Logging connections, not their content



  • I have a small NAT network behind a pfSense firewall (latest version). I have been told that something on my network is unexpectedly making frequent connections to an external system.

    I would like to use pfSense logging to record every outbound TCP connection being made by any machine on my network (just for a day or two so I can look for patterns). For each connection I'd like to record the source and destination IP addresses and TCP ports at least (automatically resolving to hostnames would be nice). I don't need to record the data that flows across the connection.

    Can someone suggest how I can achieve this?

    My best guess is that I need to create a firewall rule that specifically matches SYN/ACK packets, and turn on logging for that rule. I've tried this but haven't been able to get it right.

    I'd really appreciate an explanation of how to do this, or a pointer to a pfSense package that easily solves my problem!

    Many thanks for any help.



  • If this is on your LAN network, for example, you can simply set the logging feature to "ON" in your firewall rule that passes all traffic out to the internet.

    It's under Extra Options, in the "allow LAN to any" rule.

    Be aware that you need hard drive space for capturing the log data. Then, when you are done logging, read the data with a syslog program, like Wireshark, then turn off the logging function in the rule. Or, for a simple look at the rule logs, you can look under Status -> System Logs, and click on the Firewall tab to see the data.

    https://docs.netgate.com/pfsense/en/latest/book/firewall/viewing-the-firewall-logs.html

    The only problem I can see with the above steps is if you've got lots of NAT rules, and lots of firewall rules. Then it might be harder to narrow down which rule you actually want to do the log capture in.

    Jeff



  • @akuma1x thanks!

    If I understand correctly this would log all traffic through the firewall, not just the creation of new TCP connections. Is that correct?

    I don't have a problem with that if it's the best way to approach my problem.

    Or am I misunderstanding -- will this approach actually only log connection setup, not the packets that flow once the connection is created?

    Thanks!



  • @anmnz

    Try it and see if it's got the data you're looking for. I just turned on the logging function on my "lan to any" rule, and it shows me what internal lan machines talk to which external machines, all by IP address.

    If you happen to know which "external machine" you're looking for, it should be easy to see what internal machine is talking to it.

    Jeff



  • @akuma1x said in Logging connections, not their content:

    If you happen to know which "external machine" you're looking fo

    Well, he said so :

    @anmnz said in Logging connections, not their content:

    something on my network is unexpectedly making frequent connections to an external system

    An external system is an identified system.

    For example :

    I have this site test-domaine.fr.
    It has these IP's :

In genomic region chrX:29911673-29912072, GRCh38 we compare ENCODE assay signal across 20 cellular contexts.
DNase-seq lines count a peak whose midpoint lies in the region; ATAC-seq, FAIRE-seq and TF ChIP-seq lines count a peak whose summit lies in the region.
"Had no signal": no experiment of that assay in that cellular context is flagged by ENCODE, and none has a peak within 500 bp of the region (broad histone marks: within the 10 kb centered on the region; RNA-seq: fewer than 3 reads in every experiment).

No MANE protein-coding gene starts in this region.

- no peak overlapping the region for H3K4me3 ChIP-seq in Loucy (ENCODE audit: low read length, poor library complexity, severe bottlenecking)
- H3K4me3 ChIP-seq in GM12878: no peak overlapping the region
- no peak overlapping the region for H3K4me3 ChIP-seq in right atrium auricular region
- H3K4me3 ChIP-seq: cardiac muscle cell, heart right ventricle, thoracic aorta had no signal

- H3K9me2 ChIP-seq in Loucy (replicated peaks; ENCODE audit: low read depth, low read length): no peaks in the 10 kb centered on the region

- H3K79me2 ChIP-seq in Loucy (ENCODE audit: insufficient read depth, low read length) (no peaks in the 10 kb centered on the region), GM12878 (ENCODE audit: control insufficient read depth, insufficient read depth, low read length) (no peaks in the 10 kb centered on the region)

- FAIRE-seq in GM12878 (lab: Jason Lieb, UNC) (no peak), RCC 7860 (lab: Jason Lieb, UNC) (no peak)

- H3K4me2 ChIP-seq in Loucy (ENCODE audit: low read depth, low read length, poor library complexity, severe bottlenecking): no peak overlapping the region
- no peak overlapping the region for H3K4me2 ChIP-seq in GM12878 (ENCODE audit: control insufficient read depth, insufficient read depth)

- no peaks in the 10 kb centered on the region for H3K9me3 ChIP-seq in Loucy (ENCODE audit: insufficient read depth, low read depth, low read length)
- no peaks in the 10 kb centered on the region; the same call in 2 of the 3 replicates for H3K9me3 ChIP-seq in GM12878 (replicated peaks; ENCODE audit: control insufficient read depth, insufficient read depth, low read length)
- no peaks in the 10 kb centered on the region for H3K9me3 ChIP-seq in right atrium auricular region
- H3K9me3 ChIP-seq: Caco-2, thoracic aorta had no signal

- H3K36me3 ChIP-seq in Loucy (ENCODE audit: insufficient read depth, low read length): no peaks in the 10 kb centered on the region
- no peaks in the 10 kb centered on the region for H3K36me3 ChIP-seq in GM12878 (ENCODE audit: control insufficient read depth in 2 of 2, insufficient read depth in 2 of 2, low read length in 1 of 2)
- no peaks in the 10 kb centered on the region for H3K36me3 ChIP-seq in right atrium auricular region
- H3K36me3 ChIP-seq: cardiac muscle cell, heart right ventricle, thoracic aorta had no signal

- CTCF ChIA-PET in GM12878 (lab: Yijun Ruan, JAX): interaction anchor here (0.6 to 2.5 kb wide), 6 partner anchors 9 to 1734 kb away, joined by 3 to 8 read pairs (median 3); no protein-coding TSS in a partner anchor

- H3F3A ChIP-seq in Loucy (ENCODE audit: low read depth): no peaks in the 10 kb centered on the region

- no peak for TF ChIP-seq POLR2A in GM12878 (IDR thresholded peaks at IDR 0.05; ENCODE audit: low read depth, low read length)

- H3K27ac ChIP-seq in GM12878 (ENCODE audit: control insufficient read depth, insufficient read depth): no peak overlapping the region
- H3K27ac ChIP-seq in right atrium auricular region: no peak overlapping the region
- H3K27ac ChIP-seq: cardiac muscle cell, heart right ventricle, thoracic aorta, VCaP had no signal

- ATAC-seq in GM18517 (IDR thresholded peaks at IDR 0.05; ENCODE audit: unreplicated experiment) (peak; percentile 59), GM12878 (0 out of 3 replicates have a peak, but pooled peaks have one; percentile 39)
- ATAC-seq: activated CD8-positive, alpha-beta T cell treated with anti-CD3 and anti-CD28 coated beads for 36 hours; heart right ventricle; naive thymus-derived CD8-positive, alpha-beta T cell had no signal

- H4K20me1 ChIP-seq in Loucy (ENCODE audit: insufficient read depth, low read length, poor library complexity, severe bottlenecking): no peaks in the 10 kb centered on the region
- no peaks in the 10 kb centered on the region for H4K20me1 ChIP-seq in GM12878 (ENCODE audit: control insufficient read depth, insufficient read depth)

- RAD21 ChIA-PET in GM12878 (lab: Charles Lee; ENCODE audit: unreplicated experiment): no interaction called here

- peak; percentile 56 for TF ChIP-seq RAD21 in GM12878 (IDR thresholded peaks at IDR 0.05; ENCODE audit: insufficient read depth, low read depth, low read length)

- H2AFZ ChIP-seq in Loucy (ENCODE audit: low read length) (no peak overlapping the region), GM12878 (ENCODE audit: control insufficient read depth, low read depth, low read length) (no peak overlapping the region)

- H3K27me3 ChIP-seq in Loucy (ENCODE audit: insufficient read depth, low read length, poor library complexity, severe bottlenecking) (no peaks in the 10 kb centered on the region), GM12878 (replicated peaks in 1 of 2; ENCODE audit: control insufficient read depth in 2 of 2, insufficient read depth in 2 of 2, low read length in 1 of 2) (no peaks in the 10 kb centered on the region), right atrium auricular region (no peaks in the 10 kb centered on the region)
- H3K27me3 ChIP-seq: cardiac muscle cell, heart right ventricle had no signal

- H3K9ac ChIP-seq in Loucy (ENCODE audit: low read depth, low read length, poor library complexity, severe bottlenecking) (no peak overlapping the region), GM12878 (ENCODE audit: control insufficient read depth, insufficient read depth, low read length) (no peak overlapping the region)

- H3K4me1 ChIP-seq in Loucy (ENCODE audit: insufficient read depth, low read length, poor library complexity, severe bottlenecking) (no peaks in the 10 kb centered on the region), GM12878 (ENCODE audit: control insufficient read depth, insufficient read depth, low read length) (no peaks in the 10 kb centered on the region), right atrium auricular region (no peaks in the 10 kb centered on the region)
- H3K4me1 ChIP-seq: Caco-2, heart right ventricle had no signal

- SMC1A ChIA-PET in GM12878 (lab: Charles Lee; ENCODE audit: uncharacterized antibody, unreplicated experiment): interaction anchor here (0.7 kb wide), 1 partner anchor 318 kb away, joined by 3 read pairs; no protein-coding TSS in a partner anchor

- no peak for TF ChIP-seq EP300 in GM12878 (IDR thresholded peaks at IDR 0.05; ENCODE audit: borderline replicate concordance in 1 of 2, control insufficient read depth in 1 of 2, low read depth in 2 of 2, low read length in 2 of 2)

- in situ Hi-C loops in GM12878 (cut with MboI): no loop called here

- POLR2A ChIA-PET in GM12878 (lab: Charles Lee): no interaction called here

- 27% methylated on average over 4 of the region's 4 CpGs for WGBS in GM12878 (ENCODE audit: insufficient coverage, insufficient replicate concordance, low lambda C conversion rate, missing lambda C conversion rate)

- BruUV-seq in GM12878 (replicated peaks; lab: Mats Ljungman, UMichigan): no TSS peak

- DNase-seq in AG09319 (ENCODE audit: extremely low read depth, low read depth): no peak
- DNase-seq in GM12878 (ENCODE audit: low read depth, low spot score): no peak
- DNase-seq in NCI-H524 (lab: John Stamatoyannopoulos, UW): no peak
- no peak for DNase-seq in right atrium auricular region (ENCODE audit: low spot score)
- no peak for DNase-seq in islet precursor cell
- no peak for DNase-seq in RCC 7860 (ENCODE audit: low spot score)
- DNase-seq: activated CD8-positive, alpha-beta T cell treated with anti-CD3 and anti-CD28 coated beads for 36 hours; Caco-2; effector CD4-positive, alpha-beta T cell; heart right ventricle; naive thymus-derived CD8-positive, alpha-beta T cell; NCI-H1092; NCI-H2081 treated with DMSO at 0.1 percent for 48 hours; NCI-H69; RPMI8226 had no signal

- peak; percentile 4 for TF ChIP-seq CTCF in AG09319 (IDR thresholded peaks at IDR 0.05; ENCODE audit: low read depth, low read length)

root@ns311465:~# host test-domaine.fr
    test-domaine.fr has address 5.196.43.182
    test-domaine.fr has IPv6 address 2001:41d0:2:927b::15
    test-domaine.fr mail is handled by 30 mail.test-domaine.fr.
    test-domaine.fr mail is handled by 20 mail2.test-domaine.fr.
    test-domaine.fr mail is handled by 10 mail.test-domaine
    

    I create a pfSense alias for the IP's 5.196.43.182 and 2001:41d0:2:927b::15 called "test".

    I create a firewall pass rule on my LAN :

    0_1551515900604_3f1e592f-71de-4f3b-87bb-48a553ed76e3-image.png

    It's a pass rule.
    It's logged.
    Source : any.
    Usage the destination : host : alias : "test"
    Advanced option : SYN bits set (in and out)

    Now, I visit my test-domaine.fr usage a ... web browser.

    Refresh the Firewall LAN rules list and check :

    0_1551516062347_e2029de2-b7e7-489e-ad63-df5d2c9f6306-image.png

    This means the rule has been "used".

    Let's check the logs :

    0_1551516117059_66073233-576c-4eb3-9b36-f18b58a2c2ab-image.png

    aha : it's a device using IPv6 2001:470:1f13:5c0:2::c6

    root@ns311465:~# host 2001:470:1f13:5c0:2::c6
    6.c.0.0.0.0.0.0.0.0.0.0.2.0.0.0.0.c.5.0.3.1.f.1.0.7.4.0.1.0.0.2.ip6.arpa domain name pointer gauche.brit-hotel-fumel.net.
    

    That device is the PC I just used to visit www.test-domaine.fr" !! The device (PC) has been identified.
    I can see port numbers, so I can deduct used services (wbe server in this case), etc.



  • @gertjan said in Logging connections, not their content:

    Well, that's a little advanced... and BRILLIANT! 👍

    Thanks for the tips and the instructions. I didn't even think of narrowing the rule down that far. That's awesome! That would also limit the size of the log data file, since you've laser-focused it down so much to just the external machine on a single rule.

    Jeff



  • Thanks @gertjan! I don't actually have the specific IP addresses my network is allegedly making connections to, but these instructions are excellent and showed me how to do what I wanted which is to log all outgoing connections from my network. Thanks very much indeed for taking the time!


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